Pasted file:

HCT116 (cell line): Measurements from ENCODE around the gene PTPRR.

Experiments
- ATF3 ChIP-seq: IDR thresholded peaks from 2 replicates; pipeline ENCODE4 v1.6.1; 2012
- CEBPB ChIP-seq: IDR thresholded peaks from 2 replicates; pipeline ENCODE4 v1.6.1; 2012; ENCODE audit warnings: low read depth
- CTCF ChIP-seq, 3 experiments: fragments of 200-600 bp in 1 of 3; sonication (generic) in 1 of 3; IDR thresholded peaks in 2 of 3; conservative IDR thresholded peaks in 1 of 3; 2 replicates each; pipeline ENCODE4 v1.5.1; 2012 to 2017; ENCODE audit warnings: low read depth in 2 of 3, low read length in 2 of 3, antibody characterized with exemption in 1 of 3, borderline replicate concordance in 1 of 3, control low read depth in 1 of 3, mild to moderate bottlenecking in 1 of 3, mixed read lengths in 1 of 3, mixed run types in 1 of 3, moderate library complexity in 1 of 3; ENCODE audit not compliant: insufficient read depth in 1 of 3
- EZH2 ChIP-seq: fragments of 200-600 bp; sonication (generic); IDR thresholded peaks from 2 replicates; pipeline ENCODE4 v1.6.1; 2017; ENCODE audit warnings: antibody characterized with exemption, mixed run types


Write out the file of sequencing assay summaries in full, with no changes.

HCT116 (cell line): Measurements from ENCODE around the gene PTPRR.

Experiments
- ATF3 ChIP-seq: IDR thresholded peaks from 2 replicates; pipeline ENCODE4 v1.6.1; 2012
- CEBPB ChIP-seq: IDR thresholded peaks from 2 replicates; pipeline ENCODE4 v1.6.1; 2012; ENCODE audit warnings: low read depth
- CTCF ChIP-seq, 3 experiments: fragments of 200-600 bp in 1 of 3; sonication (generic) in 1 of 3; IDR thresholded peaks in 2 of 3; conservative IDR thresholded peaks in 1 of 3; 2 replicates each; pipeline ENCODE4 v1.5.1; 2012 to 2017; ENCODE audit warnings: low read depth in 2 of 3, low read length in 2 of 3, antibody characterized with exemption in 1 of 3, borderline replicate concordance in 1 of 3, control low read depth in 1 of 3, mild to moderate bottlenecking in 1 of 3, mixed read lengths in 1 of 3, mixed run types in 1 of 3, moderate library complexity in 1 of 3; ENCODE audit not compliant: insufficient read depth in 1 of 3
- EZH2 ChIP-seq: fragments of 200-600 bp; sonication (generic); IDR thresholded peaks from 2 replicates; pipeline ENCODE4 v1.6.1; 2017; ENCODE audit warnings: antibody characterized with exemption, mixed run types